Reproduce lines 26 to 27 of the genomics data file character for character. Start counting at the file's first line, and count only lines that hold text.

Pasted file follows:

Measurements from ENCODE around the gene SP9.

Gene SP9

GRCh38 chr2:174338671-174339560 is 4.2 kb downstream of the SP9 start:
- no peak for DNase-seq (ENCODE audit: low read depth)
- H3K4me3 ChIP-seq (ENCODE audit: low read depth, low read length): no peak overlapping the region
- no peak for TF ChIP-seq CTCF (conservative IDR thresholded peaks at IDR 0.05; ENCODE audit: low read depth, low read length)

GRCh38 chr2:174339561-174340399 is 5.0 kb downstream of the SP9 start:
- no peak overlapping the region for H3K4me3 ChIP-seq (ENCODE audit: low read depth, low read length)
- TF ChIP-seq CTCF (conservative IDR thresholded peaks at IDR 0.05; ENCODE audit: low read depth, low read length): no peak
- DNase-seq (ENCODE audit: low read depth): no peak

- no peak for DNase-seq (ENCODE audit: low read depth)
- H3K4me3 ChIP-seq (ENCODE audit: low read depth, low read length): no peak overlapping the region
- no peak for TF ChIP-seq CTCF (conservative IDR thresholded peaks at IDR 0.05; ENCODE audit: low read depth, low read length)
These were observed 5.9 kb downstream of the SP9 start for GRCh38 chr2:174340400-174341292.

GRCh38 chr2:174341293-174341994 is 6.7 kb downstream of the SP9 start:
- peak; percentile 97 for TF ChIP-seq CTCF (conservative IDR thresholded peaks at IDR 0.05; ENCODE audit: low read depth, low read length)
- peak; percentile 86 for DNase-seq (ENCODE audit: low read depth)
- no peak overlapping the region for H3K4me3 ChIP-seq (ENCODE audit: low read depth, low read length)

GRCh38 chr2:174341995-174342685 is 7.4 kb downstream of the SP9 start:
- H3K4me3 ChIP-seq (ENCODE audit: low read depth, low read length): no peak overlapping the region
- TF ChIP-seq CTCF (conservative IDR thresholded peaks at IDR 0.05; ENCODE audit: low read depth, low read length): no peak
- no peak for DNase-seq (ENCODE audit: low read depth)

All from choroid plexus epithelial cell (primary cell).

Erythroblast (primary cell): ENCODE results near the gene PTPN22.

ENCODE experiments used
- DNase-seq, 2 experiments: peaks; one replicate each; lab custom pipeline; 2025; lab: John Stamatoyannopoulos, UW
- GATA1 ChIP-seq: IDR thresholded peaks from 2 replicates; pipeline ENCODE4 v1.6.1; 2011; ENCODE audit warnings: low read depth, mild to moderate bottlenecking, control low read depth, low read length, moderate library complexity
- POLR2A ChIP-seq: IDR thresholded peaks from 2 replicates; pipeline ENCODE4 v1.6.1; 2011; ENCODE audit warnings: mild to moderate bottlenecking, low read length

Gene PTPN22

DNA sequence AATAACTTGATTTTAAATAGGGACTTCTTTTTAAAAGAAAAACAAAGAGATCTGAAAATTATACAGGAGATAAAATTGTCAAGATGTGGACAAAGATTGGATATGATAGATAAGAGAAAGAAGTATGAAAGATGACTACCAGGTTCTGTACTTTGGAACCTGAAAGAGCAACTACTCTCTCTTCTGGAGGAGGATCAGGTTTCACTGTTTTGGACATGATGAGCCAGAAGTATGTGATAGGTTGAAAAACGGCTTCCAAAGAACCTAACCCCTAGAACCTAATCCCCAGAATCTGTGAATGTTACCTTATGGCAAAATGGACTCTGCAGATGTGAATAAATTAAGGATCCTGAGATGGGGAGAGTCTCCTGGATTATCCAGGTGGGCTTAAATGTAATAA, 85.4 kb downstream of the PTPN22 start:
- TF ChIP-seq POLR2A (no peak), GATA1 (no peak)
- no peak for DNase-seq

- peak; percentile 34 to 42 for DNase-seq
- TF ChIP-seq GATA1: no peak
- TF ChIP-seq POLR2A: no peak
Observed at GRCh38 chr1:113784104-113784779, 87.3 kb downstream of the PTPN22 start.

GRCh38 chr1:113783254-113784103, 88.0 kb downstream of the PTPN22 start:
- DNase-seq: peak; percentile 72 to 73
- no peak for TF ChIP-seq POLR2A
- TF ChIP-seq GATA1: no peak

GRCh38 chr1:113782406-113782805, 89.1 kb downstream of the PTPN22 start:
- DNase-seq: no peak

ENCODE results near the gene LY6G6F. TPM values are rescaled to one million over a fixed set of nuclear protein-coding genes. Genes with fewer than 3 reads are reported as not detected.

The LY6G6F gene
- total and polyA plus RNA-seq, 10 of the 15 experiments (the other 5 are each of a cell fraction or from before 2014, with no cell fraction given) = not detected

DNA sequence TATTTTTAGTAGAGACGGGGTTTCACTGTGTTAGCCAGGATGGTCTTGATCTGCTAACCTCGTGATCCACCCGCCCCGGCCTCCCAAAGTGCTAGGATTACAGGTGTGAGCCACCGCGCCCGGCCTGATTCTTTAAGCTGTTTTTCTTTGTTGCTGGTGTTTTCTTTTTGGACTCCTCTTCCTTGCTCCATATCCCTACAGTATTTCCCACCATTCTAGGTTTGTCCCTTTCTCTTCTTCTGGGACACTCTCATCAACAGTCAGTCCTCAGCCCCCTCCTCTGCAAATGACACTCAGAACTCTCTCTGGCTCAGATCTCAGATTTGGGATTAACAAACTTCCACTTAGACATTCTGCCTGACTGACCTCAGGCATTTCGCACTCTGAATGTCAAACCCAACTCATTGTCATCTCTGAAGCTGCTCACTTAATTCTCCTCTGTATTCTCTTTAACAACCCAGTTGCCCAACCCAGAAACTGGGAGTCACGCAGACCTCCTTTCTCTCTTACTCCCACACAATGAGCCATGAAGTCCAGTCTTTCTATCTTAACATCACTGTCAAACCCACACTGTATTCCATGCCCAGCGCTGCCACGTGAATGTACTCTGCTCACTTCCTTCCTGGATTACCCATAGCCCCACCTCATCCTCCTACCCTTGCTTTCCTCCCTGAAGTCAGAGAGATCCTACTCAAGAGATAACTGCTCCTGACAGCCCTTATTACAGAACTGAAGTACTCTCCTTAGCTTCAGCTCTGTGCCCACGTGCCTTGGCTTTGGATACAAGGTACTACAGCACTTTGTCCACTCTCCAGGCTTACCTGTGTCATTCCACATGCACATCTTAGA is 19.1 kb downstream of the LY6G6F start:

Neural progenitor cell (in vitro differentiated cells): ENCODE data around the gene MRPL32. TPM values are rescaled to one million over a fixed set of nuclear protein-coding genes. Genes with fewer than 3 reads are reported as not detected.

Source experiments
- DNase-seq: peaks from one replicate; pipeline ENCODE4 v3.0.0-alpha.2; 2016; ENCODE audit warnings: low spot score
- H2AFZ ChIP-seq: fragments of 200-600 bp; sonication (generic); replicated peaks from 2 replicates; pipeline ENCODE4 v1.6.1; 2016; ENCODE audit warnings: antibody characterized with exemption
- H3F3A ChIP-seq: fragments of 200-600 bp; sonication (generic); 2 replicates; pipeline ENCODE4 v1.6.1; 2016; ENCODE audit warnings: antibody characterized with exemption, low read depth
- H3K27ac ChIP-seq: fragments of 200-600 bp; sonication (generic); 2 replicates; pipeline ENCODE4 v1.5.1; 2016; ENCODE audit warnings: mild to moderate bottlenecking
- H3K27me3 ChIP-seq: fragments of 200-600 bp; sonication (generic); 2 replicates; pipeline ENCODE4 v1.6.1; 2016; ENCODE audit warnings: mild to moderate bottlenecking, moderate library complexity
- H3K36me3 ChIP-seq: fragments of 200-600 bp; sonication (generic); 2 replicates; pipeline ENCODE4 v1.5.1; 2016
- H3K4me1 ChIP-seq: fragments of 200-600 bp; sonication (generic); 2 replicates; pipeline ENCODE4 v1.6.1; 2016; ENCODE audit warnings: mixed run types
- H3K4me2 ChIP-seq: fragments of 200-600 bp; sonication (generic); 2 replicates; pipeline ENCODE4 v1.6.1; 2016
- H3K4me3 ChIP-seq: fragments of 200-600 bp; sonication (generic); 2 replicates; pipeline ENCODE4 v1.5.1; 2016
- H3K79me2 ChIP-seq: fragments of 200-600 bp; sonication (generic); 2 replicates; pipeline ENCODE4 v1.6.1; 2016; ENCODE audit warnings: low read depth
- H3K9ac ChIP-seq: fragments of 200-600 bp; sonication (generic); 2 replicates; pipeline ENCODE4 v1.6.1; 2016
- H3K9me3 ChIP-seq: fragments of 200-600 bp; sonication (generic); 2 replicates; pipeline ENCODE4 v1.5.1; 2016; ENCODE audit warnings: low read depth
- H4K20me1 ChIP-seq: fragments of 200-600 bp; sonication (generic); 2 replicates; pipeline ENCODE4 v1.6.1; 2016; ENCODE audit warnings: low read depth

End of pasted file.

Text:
- DNase-seq, 2 experiments: peaks; one replicate each; lab custom pipeline; 2025; lab: John Stamatoyannopoulos, UW
- GATA1 ChIP-seq: IDR thresholded peaks from 2 replicates; pipeline ENCODE4 v1.6.1; 2011; ENCODE audit warnings: low read depth, mild to moderate bottlenecking, control low read depth, low read length, moderate library complexity